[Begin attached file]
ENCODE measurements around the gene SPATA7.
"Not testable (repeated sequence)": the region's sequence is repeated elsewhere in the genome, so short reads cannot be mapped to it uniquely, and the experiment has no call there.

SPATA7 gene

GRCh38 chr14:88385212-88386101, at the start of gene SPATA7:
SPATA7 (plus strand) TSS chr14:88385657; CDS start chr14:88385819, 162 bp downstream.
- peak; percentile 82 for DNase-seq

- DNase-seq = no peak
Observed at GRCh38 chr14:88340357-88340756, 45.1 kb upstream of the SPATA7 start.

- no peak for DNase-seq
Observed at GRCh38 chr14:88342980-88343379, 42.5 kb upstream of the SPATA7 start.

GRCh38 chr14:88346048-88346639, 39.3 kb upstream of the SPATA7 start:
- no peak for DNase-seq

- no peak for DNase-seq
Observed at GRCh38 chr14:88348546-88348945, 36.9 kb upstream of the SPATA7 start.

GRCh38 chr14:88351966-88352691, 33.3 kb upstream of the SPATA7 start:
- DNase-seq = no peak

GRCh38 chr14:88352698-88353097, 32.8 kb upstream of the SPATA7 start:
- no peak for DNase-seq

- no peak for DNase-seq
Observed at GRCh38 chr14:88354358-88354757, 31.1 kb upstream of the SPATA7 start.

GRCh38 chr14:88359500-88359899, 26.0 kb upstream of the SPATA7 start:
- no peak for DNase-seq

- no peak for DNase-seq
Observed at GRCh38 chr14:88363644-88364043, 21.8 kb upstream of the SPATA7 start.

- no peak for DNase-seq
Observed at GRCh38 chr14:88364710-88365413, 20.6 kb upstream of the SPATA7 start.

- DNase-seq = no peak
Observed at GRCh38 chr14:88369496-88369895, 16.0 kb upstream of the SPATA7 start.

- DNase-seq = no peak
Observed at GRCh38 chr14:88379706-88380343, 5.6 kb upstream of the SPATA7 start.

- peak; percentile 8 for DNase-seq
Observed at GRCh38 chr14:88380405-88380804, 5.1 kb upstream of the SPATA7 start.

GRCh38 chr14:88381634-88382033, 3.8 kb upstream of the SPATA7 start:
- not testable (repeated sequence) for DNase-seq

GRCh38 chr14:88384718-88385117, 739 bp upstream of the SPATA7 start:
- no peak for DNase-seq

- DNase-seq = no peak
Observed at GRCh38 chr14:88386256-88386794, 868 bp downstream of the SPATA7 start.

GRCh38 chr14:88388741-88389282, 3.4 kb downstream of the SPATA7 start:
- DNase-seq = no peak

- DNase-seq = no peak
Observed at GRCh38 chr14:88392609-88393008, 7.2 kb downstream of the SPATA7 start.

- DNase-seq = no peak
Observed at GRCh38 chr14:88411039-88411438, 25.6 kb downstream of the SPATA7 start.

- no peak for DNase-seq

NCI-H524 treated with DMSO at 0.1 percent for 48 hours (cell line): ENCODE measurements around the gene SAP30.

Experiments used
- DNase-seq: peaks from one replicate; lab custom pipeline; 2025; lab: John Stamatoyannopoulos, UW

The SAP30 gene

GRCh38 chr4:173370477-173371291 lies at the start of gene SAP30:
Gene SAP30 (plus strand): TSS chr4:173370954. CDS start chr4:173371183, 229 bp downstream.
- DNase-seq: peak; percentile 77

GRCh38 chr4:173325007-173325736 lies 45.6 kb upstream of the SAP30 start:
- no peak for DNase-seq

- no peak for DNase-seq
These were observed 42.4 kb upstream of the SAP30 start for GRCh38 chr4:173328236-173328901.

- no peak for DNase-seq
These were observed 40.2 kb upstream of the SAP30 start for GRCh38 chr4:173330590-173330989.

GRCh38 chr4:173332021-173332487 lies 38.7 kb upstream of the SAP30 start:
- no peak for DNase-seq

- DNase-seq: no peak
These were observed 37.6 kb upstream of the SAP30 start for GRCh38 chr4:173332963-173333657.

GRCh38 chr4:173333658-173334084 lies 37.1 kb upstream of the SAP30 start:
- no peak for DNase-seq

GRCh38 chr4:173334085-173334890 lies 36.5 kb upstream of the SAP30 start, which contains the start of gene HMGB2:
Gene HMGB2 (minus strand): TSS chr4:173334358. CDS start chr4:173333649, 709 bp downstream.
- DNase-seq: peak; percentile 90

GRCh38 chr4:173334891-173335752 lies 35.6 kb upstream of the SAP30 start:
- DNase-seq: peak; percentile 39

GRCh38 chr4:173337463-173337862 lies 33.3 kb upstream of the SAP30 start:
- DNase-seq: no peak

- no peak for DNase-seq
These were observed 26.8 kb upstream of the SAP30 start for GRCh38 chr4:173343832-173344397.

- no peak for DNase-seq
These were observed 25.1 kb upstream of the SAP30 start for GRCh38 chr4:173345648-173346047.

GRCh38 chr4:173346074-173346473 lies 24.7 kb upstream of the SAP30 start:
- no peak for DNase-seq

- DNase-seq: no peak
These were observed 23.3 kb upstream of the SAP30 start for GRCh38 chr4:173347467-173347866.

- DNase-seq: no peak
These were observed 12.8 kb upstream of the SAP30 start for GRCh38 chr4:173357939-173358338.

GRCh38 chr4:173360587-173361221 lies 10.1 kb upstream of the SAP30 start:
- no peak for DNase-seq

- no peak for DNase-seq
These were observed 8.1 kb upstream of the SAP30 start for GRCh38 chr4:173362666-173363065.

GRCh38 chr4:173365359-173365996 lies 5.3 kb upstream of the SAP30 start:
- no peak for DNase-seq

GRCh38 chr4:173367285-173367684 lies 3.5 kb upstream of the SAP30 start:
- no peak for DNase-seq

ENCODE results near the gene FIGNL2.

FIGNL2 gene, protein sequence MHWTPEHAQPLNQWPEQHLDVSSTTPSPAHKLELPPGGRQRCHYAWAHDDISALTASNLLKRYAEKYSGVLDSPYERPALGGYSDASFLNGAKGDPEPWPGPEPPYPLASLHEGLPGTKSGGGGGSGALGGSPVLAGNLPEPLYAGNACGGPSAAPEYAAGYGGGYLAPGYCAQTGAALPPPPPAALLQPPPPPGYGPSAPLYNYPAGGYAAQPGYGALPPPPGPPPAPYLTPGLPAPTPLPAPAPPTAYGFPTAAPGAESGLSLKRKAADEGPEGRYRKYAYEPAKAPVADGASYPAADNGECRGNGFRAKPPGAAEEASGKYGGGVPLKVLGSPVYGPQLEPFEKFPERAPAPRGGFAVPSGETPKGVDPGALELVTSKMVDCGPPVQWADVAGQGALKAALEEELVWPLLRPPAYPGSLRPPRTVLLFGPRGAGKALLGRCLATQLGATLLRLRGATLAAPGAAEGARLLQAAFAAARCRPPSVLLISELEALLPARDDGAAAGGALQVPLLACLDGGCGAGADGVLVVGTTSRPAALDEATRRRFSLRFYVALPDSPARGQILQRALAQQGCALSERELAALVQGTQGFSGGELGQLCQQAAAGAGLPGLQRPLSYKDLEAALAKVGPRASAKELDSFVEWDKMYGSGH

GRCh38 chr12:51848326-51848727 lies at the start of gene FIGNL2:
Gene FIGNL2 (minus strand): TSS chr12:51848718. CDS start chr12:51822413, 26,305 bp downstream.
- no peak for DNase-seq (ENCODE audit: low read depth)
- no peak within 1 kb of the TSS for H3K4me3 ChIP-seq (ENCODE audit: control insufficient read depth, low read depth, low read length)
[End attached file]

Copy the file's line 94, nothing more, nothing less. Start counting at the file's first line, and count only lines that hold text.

- no peak for DNase-seq (ENCODE audit: low read depth)